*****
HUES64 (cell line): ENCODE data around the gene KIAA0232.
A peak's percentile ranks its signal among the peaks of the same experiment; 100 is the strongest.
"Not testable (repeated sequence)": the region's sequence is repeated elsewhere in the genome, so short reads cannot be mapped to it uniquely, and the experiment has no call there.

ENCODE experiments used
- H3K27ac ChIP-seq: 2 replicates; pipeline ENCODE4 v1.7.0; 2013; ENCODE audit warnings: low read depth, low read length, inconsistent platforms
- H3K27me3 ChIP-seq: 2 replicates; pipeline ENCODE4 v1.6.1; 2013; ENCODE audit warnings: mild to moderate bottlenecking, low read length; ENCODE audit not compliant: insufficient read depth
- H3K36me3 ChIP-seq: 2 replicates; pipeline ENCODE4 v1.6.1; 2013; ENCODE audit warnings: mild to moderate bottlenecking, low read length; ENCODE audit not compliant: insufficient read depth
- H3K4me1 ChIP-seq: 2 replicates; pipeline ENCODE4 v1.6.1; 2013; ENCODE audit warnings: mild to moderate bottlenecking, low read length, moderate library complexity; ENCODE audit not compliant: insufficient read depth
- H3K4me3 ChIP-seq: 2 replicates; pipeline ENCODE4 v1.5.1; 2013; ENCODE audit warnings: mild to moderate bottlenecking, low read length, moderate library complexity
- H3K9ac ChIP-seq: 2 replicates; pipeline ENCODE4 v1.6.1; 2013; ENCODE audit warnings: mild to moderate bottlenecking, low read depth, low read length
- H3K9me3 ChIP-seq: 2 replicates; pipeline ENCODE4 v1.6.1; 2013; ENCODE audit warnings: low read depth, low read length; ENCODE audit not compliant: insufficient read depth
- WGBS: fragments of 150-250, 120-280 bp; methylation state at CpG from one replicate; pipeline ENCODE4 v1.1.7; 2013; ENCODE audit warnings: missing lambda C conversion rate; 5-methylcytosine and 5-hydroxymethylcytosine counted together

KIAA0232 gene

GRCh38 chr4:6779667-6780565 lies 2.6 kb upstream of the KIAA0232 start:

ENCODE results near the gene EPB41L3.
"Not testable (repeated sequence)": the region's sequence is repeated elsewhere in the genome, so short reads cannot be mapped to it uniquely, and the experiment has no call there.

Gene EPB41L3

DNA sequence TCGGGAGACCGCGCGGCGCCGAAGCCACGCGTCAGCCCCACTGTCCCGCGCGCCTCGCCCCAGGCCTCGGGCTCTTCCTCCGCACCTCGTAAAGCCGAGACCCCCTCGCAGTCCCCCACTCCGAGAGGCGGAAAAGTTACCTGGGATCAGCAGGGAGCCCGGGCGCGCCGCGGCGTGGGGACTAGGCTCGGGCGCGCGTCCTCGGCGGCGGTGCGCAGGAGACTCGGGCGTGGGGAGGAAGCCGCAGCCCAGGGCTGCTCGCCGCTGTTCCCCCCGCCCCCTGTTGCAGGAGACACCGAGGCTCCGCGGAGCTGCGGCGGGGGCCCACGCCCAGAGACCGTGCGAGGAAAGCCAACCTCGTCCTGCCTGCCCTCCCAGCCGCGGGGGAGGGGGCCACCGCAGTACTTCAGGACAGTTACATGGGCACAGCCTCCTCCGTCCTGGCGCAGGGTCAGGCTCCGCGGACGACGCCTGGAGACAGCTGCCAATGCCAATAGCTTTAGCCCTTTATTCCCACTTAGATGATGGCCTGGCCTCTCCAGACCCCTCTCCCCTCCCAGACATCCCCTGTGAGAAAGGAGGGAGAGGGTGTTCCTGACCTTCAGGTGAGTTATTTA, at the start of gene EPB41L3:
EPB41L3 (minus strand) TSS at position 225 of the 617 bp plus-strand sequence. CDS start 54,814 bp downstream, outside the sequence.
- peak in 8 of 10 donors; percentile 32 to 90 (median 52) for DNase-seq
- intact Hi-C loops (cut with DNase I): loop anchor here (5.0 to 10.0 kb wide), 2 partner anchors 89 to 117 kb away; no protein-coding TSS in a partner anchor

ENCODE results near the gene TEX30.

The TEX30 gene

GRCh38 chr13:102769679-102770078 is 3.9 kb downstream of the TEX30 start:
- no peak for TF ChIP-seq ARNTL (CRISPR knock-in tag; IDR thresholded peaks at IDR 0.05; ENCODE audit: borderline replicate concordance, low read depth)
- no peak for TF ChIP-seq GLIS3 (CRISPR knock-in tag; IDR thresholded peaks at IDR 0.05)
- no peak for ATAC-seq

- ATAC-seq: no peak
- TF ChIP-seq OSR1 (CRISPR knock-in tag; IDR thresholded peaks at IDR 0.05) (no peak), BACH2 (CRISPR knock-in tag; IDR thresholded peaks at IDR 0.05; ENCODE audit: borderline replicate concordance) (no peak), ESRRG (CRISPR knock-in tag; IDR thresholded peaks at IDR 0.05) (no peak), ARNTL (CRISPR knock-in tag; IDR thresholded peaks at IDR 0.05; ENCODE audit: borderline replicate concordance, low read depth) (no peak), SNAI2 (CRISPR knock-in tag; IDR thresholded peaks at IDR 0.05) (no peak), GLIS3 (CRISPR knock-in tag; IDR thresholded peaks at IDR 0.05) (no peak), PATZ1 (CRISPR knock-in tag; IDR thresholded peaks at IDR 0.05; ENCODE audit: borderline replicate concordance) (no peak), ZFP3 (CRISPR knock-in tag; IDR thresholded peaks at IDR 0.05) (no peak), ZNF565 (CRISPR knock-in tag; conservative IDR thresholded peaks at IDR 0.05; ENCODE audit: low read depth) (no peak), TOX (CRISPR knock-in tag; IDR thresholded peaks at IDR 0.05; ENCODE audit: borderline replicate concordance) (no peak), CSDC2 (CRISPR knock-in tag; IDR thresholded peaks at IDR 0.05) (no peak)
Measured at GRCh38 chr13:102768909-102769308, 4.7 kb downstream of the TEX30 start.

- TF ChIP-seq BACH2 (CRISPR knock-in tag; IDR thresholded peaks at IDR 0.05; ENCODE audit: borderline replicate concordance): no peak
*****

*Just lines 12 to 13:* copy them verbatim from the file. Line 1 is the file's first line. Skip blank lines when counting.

- WGBS: fragments of 150-250, 120-280 bp; methylation state at CpG from one replicate; pipeline ENCODE4 v1.1.7; 2013; ENCODE audit warnings: missing lambda C conversion rate; 5-methylcytosine and 5-hydroxymethylcytosine counted together

KIAA0232 gene